The Human System: Unlocking Human Capital
A single person can make a huge difference. I recently travelled to Atlanta with a major airline that employs over 35,000 people. My flight was first delayed, then canceled. But it wasn't until someone mentioned receiving an email message that we realized the flight had been canceled. Our gate agents had walked away, and left us in the dark.
The incident resulted in a missed connection, misplaced luggage, and the need to spend the night in New York. Passengers were irritated and enraged. But, in the midst of the commotion, one airline employee stood out. She was pleasant and courteous. And she did everything she could to get me to my destination the next day.
In an era when airlines are failing, and their call centers are buckling under pressure. Consider what would happen if this airline harnessed the power of its 35,000 employees to actually care about its customers.
Most corporate leaders devote significant time and effort to developing strategies and crafting execution plans. However, they miss an important factor that will decide the success of these plans: changing the behavior of individuals within their organizations.
Most organizations profess to be customer centric. The customer experience is talked about in leadership meetings, baked into strategy, and finds its way into marketing messaging. But most leaders neglect to unlock the full potential of their people by fostering a culture that encourages growth and adaptability.
The significance of changing human behavior cannot be emphasized. It requires the same level of attention as any other system in your company.
The Human System: A Key Factor in Business Success
The Human System is an organization's intricate network of interactions, communication, and behavior. It includes the values, beliefs, and attitudes that influence employees' actions and decision-making. All of the softer 'Organizational Development' stuff that many executives brush over during graduate school and MBA programs.
We neglect the Human System. Instead, they prefer to concentrate on the hard-edge systems like strategy, execution, and financing. But to thrive in today's ever-changing business world, companies must strike a balance between hard-edge (finance, strategy, and execution) and soft-edge systems (culture, cohesiveness, and humam potential).
By evolving the behavior of individuals within your organization, you create an environment that encourages innovation, collaboration, and growth.
On the plane, I started reading Liz Wiseman's Multipliers. Multipliers are leaders who amplify their team members' intelligence and capacities, allowing them to execute to their full potential. They foster an environment in which employees feel respected, challenged, and inspired to do their best.
Multipliers, according to Wiseman, exhibit five distinct behaviors:
- Talent Magnets: Multipliers identify and develop the unique strengths of each team member, fostering a culture of continuous learning and improvement.
- Liberators: They create an environment where employees feel safe to express their ideas, take risks, and learn from failure.
- Challengers: Multipliers push their team members to think bigger and take on more significant challenges, fostering a culture of growth and adaptability.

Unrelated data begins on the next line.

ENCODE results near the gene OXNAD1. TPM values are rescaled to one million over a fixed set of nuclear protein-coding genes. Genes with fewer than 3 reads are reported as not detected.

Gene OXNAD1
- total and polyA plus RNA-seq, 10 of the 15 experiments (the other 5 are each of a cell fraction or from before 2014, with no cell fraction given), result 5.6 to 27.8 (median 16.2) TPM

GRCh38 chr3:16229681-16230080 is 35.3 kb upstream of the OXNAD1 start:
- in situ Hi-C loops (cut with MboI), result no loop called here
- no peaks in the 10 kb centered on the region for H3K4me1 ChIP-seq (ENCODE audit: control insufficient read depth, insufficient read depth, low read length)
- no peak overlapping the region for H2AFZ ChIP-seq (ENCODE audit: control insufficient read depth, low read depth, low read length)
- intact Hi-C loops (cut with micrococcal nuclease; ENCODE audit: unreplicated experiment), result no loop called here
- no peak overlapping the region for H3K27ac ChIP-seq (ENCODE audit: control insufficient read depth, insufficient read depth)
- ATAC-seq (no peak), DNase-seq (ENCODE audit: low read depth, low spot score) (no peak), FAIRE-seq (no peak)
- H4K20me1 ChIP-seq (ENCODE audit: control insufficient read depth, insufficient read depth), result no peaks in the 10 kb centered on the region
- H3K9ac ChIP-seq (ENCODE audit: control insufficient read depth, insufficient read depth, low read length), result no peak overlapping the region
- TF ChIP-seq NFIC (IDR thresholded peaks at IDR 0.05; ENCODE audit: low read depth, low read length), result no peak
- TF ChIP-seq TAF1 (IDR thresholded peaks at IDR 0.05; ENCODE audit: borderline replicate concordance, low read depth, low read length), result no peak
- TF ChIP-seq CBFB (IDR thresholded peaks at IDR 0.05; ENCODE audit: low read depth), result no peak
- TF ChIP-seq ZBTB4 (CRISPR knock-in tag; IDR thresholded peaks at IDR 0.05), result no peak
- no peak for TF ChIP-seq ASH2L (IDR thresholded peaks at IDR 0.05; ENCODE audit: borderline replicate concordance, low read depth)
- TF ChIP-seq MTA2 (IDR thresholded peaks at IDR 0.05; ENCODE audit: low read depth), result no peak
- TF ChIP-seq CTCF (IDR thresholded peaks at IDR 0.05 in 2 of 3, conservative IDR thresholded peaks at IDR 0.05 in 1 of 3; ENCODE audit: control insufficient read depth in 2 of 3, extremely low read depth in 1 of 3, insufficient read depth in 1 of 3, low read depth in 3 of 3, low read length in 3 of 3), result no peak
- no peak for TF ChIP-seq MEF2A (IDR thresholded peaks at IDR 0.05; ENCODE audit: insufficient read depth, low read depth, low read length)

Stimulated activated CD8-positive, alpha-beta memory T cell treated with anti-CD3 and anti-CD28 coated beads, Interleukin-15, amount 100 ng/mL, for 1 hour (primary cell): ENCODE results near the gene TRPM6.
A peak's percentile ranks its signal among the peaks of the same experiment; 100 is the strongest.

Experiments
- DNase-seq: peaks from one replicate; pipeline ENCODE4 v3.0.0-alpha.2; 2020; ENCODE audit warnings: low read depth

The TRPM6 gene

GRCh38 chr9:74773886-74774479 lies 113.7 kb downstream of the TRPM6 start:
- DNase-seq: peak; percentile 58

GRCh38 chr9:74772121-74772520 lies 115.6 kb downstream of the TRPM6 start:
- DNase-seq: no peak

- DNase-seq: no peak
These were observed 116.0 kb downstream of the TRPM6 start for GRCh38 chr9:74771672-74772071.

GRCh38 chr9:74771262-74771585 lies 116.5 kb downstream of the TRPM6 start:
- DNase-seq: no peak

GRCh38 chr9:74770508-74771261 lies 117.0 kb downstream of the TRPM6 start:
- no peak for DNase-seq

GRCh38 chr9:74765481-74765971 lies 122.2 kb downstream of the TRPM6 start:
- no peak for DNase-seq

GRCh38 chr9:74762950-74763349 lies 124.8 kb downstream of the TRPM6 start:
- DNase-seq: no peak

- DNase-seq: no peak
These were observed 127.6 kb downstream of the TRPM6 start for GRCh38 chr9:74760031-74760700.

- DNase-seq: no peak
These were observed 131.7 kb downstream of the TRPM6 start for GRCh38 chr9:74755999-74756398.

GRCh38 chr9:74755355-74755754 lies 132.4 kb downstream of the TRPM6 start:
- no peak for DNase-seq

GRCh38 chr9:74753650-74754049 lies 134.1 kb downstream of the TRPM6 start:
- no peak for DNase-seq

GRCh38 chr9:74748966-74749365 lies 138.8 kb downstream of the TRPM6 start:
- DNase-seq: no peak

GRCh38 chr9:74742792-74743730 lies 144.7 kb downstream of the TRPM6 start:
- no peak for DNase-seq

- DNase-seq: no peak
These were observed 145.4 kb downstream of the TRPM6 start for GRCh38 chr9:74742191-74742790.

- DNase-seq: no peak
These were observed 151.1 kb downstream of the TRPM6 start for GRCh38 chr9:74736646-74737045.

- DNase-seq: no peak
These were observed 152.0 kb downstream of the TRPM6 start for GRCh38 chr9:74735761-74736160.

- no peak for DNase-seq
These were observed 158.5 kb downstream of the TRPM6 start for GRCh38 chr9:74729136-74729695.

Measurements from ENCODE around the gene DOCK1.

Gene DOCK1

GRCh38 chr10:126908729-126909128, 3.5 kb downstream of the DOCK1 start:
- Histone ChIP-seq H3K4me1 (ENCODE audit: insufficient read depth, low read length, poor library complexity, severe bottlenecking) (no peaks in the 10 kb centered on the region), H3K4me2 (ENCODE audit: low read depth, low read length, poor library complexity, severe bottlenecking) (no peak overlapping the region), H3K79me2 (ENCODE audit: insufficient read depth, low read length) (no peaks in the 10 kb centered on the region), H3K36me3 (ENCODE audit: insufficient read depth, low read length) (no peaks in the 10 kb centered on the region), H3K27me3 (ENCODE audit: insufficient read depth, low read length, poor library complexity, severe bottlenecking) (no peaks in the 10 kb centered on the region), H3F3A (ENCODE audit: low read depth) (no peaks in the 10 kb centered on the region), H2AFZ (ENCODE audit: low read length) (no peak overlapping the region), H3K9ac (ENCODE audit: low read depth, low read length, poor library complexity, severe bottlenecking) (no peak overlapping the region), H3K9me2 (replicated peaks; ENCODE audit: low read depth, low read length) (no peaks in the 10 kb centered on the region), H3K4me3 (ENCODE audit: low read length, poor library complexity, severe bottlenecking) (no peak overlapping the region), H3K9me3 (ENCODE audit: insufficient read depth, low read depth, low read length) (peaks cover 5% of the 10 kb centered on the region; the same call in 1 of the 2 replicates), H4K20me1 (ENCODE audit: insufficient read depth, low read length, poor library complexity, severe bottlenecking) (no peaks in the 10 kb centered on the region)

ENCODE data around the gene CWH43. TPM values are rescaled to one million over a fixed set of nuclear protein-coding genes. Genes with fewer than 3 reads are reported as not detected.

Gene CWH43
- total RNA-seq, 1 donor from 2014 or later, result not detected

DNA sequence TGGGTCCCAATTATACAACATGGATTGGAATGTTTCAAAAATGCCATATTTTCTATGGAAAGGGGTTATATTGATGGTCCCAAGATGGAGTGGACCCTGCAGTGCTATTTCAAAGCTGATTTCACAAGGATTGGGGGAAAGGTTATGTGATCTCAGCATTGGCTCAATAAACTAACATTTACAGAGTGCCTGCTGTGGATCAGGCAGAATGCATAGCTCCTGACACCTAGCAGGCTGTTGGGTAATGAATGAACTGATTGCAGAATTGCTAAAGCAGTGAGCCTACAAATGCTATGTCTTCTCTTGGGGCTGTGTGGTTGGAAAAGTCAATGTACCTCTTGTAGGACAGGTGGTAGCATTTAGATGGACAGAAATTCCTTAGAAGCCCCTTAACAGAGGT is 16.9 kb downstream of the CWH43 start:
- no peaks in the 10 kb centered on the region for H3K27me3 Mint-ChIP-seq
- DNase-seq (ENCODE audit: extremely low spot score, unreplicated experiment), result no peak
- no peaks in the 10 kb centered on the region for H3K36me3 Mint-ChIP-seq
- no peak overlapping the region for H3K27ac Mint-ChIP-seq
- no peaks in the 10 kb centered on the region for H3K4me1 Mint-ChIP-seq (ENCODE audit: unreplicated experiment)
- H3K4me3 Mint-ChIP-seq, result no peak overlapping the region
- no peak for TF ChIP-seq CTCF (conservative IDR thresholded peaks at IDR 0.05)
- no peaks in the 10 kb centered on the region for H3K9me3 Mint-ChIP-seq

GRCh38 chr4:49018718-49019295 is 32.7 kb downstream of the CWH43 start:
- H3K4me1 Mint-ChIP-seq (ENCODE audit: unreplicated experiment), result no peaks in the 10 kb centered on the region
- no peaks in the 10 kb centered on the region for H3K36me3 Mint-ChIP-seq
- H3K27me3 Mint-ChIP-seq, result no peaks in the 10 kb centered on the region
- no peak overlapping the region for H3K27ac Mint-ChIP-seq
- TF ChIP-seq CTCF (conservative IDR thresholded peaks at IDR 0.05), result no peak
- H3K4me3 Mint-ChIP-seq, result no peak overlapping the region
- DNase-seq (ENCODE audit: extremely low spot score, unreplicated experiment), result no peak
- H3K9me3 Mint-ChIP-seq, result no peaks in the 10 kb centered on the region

- Debate Makers: They encourage open debate and critical thinking, ensuring that all perspectives are considered before making decisions.
- Investors: Multipliers invest in their team's success by providing resources, support, and autonomy, empowering employees to take ownership of their work.
Implementing The Human System: Strategies for Success
To change people's behavior within your organization, you should concentrate on:
- Building a culture of trust and psychological safety: Encourage and facilitate open communication and feedback, and demonstrate empathy and understanding towards employees. This fosters a supportive environment where employees feel comfortable sharing their ideas and taking risks.
- Investing in employee development: Provide training, mentoring, and growth opportunities for employees. Encourage continuous learning and upskilling to adapt to the changing business environment.
- Empowering employees: Delegate authority and responsibility to employees, allowing them to make decisions and take ownership of their work. This boosts employee engagement and satisfaction, leading to better performance.
- Recognizing and rewarding success: Celebrate employee achievements and accomplishments to reinforce positive behavior and motivate continued growth.
- Leading by example: Demonstrate the desired behaviors and values as a leader, and employees are more likely to follow suit.
The Diminisher is the inverse of a Multiplier. They believe that really intelligent individuals are rare, and that since they are of that unique breed, others will never figure it out.
Have you ever said, "I might as well just do it myself."?
One of the three biggest obstacles to organisational growth is leadership. Companies who’s leaders prioritize evolving the behavior of people within their organizations are more likely to succeed in today's fast-paced and competitive business landscape. By balancing soft-edge systems like The Human System with hard-edge systems (strategy and execution) and implementing strategies suggested by thought leaders like Liz Wiseman, Shannon Susko and others, you can unlock the full potential of your human capital, driving innovation, collaboration, and growth.
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